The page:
Faculty Profile

Tom Reed

Professor of English (1977)

Contact Information

reedt@dickinson.edu

East College Room 306
717.245.1216
http://users.dickinson.edu/~reedt/

Bio

His field is medieval literature, with special emphasis on Chaucer and Marie de France. Other research interests include the Victorian novel and film adaptations of classic English and American texts. He is the author of two books -- "Middle English Debate Poetry and the Aesthetics of Irresolution" and "The Transforming Draught: 'Jekyll and Hyde,' Robert Louis Stevenson, and the Victorian Alcohol Debate" - and he is currently working on an historical novel about Stevenson.

Education

  • B.A., Yale University, 1969
  • M.A., University of Virginia, 1971
  • Ph.D., 1978

2014-2015 Academic Year

Fall 2014

ENGL 101 From Novel to Film
Cross-listed with FLST 210-02. This course cultivates rigorous skills of literary and filmic analysis. Looking at film "remakes" of novels will highlight the capabilities and limitations of the two media and the ways narratives reflect the specific values and concerns of their eras of creation. Possible "pairings": Silence of the Lambs; Black Robe; Dracula; Mary Reilly; Remains of the Day; and The English Patient.

FLST 210 From Novel to Film
Cross-listed with ENGL 101-01. This course cultivates rigorous skills of literary and filmic analysis. Looking at film "remakes" of novels will highlight the capabilities and limitations of the two media and the ways narratives reflect the specific values and concerns of their eras of creation. Possible "pairings": Silence of the Lambs; Black Robe; Dracula; Mary Reilly; Remains of the Day; and The English Patient.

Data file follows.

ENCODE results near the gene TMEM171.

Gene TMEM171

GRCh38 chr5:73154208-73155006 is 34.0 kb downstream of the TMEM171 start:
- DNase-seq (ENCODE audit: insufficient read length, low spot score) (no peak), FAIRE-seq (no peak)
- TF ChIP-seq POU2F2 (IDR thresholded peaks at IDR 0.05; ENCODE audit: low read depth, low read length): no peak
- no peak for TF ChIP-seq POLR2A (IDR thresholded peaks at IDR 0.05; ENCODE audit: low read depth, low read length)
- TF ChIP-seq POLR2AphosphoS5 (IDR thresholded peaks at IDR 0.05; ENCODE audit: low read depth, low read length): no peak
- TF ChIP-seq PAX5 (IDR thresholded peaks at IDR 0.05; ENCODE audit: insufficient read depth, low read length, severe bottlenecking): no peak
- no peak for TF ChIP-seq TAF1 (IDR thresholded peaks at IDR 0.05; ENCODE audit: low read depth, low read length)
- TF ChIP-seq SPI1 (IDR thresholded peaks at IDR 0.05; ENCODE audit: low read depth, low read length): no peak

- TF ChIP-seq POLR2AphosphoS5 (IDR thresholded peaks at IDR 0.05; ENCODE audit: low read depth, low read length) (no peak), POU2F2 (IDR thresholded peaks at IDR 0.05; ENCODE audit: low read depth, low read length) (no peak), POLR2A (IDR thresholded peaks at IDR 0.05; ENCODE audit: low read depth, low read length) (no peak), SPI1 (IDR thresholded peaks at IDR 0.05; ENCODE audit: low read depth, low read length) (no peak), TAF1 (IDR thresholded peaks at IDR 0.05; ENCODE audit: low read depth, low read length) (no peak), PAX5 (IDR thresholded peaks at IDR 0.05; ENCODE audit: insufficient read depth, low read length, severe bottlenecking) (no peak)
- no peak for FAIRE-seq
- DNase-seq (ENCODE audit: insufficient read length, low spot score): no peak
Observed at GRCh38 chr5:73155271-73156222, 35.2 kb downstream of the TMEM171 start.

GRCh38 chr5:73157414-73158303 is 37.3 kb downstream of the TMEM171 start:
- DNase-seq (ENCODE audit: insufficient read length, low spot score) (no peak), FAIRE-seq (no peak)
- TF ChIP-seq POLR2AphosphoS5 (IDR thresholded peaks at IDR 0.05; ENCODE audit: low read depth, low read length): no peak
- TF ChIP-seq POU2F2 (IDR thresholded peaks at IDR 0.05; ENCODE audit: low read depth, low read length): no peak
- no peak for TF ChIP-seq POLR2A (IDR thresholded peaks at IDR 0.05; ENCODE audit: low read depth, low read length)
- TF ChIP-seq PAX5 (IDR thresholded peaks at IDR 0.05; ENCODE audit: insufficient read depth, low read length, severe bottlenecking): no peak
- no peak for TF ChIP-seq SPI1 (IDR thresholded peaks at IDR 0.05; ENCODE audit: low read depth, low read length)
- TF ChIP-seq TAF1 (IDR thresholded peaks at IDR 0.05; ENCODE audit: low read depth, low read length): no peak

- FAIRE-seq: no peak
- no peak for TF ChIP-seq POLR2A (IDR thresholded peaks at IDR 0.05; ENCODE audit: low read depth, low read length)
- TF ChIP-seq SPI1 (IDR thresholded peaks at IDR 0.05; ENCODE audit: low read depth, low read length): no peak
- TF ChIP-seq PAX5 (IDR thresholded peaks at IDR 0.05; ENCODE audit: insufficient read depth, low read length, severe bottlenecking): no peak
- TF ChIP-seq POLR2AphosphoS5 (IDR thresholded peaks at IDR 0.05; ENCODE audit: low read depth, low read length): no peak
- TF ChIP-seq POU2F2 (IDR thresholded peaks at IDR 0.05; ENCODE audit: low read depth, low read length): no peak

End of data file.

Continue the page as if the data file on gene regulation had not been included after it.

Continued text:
ENGL 220 Crit Approaches & Lit Methods
An introduction to the basic questions that one may ask about a literary text, its author, and its audience. Study of a limited selection of literary texts using several critical approaches. The course will also offer instruction in the elements of critical writing.

ENGL 403 Adapting the Novel
Why and how do writers and film-makers adjust their vision and creativity to re-work pre-existing narratives? We will consider a range of adaptations or revisions of selected novels, some of them classics and some of them of a more "popular" nature. Literary re-tellings may include J. M. Coetzee's version of Robinson Crusoe, Joyce Carol Oates' re-working of The Turn of the Screw, or Valerie Martin's 1990 "Jekyll and Hyde." Films may include Apocalypse Now, Fight Club, Atonement, True Grit, or The League of Extraordinary Gentlemen. The class will stress active and rigorous discussion based on close formal analysis and reasonable contextual understanding of the texts in question.